In March 2007, those efforts took on a more public face when Belmont launched "Belmont Goes Green" to encourage greater environmental awareness on campus. Belmont President Dr. Bob Fisher signed the Talloires Declaration of the Association of University Leaders for a Sustainable Future (USLF). In signing the declaration, the university presidents agreed to increase awareness of environmentally sustainable development, create an institutional culture of sustainability and educate for environmentally responsible citizenship, among other efforts.
Since the declaration, Belmont has worked to implement more eco-friendly initiatives. The Belmont Environmental Initiative Council was created to coordinate environmental efforts on campus. Religion professor Dr. Judy Skeen, founder and director of the BEI Council, said, "My goal for the future is that everyone who works and studies on Belmont's campus will learn how to care for the earth, conserve resources, consume responsibly and live in sustainable ways. Belmont's community practices are the best way to gain visibility and begin behavior change."
Current Belmont Goes Green endeavors:
The Randall and Sadie Baskin Center is LEED-certified at the Gold level. Click here to read more.
BLINK Level 2 Wall Mount charging stations in the Curb and North Garages. The electric vehicle chargers are free and open to the public. Click here to read more.
Belmont puts "green roof" on McWhorter Hall: The only large extensive green roof on an educational facility in Nashville, the green roof serves several purposes including a reduction in the "heat island effect," which refers to the trend of generally higher temperatures in urban areas as opposed to more suburban areas. The green roof lowers air temperatures which helps reduce that effect. Green roofs also provide natural habitats for wildlife (birds, insects, etc.) and reduce pollution by holding pollutants rather than washing into groundwater, sewer or drainage systems. In addition, the green roof can retain some rainwater for irrigation and can reduce the heating/cooling costs by providing lower temperatures around air intake systems. McWhorter Hall is the Project Innovations 2011 Merit Winner for New Construction.
Lila D. Bunch Library boiler system upgraded to CREST Condensing Boiler for an average monthly fuel savings of 24.5 percent
Students in Free Enterprise (SIFE) developed a business plan for the nonprofit Spring Back Recycling, which employees homeless and former convicts to recycle mattresses. In the first six months, more than 1,700 mattresses were disassembled and recycled. Read more or view the WKRN-TV report.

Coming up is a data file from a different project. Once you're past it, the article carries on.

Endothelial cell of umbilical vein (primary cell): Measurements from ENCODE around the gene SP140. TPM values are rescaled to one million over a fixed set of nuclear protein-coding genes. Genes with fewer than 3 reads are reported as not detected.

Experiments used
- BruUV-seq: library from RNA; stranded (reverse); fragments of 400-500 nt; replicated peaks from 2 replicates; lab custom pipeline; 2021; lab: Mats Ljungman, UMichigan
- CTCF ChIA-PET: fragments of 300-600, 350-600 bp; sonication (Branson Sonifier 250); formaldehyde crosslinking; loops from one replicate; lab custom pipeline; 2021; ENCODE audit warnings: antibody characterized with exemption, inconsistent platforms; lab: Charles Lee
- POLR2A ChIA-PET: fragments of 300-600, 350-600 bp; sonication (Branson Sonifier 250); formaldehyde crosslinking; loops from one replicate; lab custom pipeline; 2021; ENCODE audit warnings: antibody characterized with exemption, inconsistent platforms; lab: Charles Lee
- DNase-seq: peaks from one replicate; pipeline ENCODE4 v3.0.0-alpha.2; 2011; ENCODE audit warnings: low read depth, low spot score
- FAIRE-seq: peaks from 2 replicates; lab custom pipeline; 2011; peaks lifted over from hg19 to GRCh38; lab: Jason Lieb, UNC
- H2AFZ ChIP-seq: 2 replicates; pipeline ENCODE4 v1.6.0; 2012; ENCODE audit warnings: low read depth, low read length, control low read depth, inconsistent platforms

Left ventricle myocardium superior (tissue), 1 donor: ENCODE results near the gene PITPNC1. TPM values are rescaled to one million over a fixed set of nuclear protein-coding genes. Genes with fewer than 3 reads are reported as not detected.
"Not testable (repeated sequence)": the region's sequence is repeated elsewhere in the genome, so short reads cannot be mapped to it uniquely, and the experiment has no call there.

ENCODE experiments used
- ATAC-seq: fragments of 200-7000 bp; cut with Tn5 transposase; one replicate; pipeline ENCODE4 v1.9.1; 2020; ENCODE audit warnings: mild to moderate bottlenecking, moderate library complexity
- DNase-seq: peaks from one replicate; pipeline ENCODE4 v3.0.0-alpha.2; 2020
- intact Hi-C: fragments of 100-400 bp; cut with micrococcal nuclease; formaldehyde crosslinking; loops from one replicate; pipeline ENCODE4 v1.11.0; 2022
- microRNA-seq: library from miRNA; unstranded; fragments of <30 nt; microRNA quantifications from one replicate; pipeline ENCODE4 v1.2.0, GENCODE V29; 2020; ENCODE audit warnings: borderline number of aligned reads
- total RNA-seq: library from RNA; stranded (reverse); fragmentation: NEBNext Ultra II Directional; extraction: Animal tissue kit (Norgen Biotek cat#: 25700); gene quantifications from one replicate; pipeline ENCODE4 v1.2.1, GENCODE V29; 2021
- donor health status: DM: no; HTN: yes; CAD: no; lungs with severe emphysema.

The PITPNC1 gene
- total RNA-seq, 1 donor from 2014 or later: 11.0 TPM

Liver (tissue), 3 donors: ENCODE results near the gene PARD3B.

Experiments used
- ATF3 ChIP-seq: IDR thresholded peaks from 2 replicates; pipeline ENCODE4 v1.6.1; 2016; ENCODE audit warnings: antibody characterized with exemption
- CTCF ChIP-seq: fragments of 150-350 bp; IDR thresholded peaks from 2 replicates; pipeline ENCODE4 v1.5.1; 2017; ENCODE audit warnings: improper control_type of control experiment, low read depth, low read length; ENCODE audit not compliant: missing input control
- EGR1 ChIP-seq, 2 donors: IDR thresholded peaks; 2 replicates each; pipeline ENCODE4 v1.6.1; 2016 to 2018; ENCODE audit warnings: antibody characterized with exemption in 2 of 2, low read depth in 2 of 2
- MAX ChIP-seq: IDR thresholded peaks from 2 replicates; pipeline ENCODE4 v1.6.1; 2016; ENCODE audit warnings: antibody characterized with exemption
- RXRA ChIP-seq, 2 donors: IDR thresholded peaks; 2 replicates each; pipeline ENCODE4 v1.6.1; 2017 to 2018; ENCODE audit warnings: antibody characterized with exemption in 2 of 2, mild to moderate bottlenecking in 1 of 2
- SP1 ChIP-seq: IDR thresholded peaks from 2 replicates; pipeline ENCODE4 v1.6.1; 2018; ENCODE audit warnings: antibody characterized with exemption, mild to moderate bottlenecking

Sustainability Task Force formed in 2010, bringing together student, faculty, staff and administrative leaders to implement new initiatives to make Belmont a more green, sustainable institution.
Reduced electricity usage by 9% over last year across campus
Recycling of office paper across campus
Removal of bottled water on campus
Composting all Belmont yard waste
Community garden initiative
Use of green cleaning products in Plant Ops
Sodexho's discontinuing use of trays in cafeteria ( for water conservation) and ending use of non-recyclable plastics
New construction will include greener heating/cooling temperature control methods and improved water conservation
Meters installed in all dorms to track electricity usage
Belmont was a lead university in Environmental Protection Agency effort to identify and remediate potential sources of environmental problems on campus. Environmental Management System
program instituted on campus. (This may be Belmont's single most important initiative in reducing long-term environmental damage.)
In partnership with Blessed Earth.org, we have hosted several Christian Faith Development convocations on how to be good stewards of the Creation.
Additional recycling bins placed in Belmont apartment complexes; residents are encouraged to take advantage of this and dramatically increase their volume of recycling.
New student organization Slow Food Belmont formed to practice and educate about urban gardening and so much more! See Slow Food Belmont's Facebook page for more info.
Residence Life sold about $15,000 worth of energy star products to students. They are looking to expand the product offering in the future.
Lights in vending machines have been turned off.
Belmont was published in the Green Awakenings report on sustainability at Christian universities. The report was done by the nonprofit grassroots organization Renewal, and the Belmont ONE Club wrote the section on Belmont.
WeCars are available for students to use. They are located in the parking spaces between the Curb Event Center and Maddox/Wright Residence Halls.